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HIV/Aids campaign receives 3.2 billion baht boost




 

The Global Fund to Fight Aids has allocated US$98 million (3.2 billion baht) to continue supporting the anti-HIV/Aids campaign in Thailand for another six years.

The funding will help the country carry on with its HIV/Aids prevention and treatment strategy, and will replace the present budget which runs out in September, said Anupong Chitworakarn, director of the Global Fund in Thailand.

The fund is an independent agency financing the fight against Aids, tuberculosis and malaria.

It made the decision after rating Thailand's HIV/Aids prevention and treatment work at B+, Dr Anupong said.

Since 2003, the fund has granted more than $138 million (4.5 billion baht) to the Public Health Ministry and the Rak Thai Foundation, a non-profit organisation working on social issues.

However, the government spent most of the money on developing health infrastructure and essential medicine, and little on prevention.

Dr Anupong said the new money would focus more on Aids prevention. Part of the fund would also be set aside to run a television advertising campaign called Yued Ok Pok Thung (Proud To Carry Condoms), which promotes condom use among teenagers, and for the distribution of free condoms.

The campaign includes two new adverts. In one, a husband tells his wife that he had casual sex with several partners. In the other, a teenage girl tells her new boyfriend that she and her ex-boyfriend had several partners before.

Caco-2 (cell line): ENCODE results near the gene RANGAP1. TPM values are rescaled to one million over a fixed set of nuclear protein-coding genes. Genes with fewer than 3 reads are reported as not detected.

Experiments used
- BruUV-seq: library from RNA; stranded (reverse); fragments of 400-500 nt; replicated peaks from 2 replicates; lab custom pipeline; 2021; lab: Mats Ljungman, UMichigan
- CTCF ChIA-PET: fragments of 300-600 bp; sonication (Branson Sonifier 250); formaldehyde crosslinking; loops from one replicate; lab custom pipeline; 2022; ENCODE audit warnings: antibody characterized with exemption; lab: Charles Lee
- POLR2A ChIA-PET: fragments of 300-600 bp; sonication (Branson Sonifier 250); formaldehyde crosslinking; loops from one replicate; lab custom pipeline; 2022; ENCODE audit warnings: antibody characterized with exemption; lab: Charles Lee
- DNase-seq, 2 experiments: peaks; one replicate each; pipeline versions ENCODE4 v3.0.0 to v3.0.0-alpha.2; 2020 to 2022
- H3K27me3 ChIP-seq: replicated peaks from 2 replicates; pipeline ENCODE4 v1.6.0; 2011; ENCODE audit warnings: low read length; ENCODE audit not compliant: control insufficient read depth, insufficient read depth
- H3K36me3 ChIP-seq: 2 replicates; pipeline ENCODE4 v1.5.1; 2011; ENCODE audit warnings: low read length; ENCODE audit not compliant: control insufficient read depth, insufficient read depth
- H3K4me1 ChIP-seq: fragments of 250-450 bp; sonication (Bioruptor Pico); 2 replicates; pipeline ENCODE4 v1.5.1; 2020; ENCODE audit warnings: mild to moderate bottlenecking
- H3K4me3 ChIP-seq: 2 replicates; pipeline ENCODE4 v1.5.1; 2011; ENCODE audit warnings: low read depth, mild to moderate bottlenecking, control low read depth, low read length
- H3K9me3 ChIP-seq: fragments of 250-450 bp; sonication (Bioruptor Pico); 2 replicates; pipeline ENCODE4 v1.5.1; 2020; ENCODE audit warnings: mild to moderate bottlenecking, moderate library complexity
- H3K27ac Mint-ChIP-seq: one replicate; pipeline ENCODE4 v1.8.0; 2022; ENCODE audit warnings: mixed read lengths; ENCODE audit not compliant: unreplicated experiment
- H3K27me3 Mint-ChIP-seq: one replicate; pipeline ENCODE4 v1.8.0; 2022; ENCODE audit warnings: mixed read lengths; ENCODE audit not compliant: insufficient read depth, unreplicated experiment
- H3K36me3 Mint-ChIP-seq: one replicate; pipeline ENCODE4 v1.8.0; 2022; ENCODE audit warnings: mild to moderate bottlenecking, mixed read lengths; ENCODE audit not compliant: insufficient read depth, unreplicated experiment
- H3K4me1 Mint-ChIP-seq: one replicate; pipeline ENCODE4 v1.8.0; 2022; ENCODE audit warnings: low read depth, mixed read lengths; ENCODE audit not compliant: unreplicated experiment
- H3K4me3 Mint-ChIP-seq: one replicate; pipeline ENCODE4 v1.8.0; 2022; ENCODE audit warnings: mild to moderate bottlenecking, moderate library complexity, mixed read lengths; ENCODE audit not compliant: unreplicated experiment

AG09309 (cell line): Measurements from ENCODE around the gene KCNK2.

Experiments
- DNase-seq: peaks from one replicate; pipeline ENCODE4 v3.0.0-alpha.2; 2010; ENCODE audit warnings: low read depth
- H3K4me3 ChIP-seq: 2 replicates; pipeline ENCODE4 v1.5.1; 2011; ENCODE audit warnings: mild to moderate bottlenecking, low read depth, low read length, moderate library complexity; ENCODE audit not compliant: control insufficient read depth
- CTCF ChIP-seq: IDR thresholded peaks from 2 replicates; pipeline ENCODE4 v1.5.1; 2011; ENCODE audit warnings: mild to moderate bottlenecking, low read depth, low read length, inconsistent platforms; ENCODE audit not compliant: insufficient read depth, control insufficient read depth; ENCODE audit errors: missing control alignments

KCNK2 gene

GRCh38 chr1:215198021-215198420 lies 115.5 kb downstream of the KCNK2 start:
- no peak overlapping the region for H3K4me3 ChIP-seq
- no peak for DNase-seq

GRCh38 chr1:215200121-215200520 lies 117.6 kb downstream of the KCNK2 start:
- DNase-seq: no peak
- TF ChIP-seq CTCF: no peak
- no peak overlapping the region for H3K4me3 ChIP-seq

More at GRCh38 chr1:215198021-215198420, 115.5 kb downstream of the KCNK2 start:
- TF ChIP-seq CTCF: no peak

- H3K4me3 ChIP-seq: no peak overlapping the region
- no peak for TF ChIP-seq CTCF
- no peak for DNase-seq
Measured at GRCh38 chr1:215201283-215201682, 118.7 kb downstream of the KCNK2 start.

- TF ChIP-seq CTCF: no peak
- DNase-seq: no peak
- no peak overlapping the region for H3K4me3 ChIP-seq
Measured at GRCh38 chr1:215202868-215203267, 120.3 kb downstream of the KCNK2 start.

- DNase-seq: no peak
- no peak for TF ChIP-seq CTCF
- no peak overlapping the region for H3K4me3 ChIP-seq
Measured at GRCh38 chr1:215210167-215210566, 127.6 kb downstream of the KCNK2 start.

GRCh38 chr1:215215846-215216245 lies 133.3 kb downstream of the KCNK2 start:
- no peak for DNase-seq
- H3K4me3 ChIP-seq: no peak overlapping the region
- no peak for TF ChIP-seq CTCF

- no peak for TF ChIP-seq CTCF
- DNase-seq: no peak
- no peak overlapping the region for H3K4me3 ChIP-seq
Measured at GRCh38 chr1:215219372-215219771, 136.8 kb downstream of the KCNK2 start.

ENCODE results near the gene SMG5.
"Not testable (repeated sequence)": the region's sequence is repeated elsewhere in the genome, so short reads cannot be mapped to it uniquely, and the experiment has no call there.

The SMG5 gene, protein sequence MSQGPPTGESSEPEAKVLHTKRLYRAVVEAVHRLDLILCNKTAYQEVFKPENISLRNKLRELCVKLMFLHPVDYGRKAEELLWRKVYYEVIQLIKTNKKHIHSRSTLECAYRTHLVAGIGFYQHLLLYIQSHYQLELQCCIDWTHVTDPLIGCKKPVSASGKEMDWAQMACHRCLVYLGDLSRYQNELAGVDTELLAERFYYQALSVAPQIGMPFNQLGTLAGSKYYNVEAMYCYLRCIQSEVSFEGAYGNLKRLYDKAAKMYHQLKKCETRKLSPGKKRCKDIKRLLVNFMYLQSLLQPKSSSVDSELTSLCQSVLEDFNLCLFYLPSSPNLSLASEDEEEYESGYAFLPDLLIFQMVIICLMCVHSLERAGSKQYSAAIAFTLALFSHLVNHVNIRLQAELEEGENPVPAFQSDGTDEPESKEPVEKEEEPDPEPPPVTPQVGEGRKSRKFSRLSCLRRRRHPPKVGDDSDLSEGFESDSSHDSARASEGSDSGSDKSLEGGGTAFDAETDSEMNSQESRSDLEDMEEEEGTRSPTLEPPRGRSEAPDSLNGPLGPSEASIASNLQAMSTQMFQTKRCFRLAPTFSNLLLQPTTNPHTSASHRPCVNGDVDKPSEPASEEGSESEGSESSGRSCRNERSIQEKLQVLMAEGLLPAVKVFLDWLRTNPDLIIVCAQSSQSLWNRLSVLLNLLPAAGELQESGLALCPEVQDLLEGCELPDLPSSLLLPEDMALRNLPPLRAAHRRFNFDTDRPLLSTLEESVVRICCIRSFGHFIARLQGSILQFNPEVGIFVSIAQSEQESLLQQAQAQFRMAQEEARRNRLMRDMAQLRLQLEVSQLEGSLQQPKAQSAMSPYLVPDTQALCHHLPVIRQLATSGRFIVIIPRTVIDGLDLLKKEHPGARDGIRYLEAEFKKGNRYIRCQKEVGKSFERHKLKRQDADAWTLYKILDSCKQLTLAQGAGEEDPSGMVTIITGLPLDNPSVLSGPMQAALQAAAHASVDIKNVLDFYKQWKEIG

Both commercials end with the message that condom use is essential and a commendable thing to do.

The previous Yued Ok Pok Thung campaign was criticised last year by conservative social groups, which said the adverts damaged Thai culture and encouraged teenagers to be sexually active.

Nimit Tienudom, director of the Aids Access Foundation, said he still believed that the commercials would help raise Aids prevention awareness among teens and reduce new HIV/Aids cases in the long run.

Casual and unprotected sex is responsible for the largest number of new HIV/Aids cases. Adults aged 25-29 years are the highest-risk group.

A soaring infection rate among housewives, formerly a low-risk group, was also alarming because they contracted the virus from promiscuous husbands who had casual sex.



 


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Information in this article was accurate in June 5, 2008. The state of the art may have changed since the publication date. This material is designed to support, not replace, the relationship that exists between you and your doctor. Always discuss treatment options with a doctor who specializes in treating HIV.